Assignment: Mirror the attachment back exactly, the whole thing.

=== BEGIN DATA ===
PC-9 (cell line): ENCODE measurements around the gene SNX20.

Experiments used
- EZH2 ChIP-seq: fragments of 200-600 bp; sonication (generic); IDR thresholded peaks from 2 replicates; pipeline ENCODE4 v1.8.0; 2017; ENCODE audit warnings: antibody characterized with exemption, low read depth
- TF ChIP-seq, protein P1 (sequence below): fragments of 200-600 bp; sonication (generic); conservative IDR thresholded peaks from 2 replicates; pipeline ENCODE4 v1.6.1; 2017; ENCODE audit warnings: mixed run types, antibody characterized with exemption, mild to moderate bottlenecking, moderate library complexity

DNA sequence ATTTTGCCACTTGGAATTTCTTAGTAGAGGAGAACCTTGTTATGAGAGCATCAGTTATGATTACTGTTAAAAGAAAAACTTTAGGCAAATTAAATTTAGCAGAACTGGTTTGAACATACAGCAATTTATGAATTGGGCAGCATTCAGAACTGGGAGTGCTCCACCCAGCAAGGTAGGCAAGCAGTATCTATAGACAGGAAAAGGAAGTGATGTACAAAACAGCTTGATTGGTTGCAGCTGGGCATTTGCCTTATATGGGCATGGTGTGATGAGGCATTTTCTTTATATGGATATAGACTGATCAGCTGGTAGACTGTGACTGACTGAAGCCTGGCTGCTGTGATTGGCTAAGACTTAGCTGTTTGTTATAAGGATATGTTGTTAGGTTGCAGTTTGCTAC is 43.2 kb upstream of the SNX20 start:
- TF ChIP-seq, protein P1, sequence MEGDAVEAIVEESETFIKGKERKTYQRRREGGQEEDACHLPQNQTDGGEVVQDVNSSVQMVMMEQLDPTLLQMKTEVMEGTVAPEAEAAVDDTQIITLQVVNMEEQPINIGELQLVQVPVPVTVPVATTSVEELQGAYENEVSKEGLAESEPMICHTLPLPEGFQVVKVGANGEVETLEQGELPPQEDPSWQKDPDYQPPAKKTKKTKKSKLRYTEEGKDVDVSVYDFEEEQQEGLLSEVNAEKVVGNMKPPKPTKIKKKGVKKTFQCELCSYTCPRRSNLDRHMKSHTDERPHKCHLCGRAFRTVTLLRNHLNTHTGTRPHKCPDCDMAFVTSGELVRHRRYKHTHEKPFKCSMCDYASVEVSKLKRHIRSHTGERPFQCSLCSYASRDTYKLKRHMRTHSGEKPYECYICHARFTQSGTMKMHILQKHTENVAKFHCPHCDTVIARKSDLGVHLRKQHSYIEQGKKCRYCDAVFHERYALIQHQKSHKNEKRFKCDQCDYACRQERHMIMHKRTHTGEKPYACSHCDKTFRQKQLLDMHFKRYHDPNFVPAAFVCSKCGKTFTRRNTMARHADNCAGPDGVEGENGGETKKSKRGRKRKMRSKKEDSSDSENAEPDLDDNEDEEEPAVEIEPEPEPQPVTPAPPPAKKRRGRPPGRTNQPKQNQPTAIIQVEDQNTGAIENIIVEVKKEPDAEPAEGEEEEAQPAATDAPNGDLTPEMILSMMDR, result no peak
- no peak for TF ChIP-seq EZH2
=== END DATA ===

PC-9 (cell line): ENCODE measurements around the gene SNX20.

Experiments used
- EZH2 ChIP-seq: fragments of 200-600 bp; sonication (generic); IDR thresholded peaks from 2 replicates; pipeline ENCODE4 v1.8.0; 2017; ENCODE audit warnings: antibody characterized with exemption, low read depth
- TF ChIP-seq, protein P1 (sequence below): fragments of 200-600 bp; sonication (generic); conservative IDR thresholded peaks from 2 replicates; pipeline ENCODE4 v1.6.1; 2017; ENCODE audit warnings: mixed run types, antibody characterized with exemption, mild to moderate bottlenecking, moderate library complexity

DNA sequence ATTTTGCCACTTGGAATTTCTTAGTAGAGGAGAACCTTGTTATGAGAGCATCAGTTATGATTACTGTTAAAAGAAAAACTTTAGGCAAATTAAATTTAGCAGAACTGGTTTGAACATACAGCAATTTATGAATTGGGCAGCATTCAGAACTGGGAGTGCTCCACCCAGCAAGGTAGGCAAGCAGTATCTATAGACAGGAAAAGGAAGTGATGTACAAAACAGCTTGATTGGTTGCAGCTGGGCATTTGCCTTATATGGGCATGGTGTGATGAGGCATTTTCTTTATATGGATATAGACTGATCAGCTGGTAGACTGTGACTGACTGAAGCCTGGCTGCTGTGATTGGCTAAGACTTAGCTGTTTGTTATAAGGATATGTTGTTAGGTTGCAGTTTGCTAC is 43.2 kb upstream of the SNX20 start:
- TF ChIP-seq, protein P1, sequence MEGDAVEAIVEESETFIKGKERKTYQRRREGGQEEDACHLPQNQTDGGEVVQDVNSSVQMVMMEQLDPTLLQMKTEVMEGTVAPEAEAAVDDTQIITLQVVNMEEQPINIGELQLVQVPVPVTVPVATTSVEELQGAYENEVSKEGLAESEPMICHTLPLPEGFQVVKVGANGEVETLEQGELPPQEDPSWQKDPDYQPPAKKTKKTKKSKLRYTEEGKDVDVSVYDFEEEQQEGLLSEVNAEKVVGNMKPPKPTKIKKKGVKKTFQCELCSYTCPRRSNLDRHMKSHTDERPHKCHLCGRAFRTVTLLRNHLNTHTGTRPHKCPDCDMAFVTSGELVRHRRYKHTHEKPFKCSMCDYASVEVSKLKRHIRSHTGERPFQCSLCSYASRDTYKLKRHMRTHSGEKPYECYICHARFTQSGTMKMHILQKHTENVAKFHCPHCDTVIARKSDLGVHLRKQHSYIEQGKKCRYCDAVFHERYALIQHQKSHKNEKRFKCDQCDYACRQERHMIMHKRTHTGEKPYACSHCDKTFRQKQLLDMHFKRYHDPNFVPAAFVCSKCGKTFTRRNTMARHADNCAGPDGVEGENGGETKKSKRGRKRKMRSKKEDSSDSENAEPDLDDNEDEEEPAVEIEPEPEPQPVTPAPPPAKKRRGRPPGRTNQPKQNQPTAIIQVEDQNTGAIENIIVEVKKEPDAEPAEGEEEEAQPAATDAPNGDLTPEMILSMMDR, result no peak
- no peak for TF ChIP-seq EZH2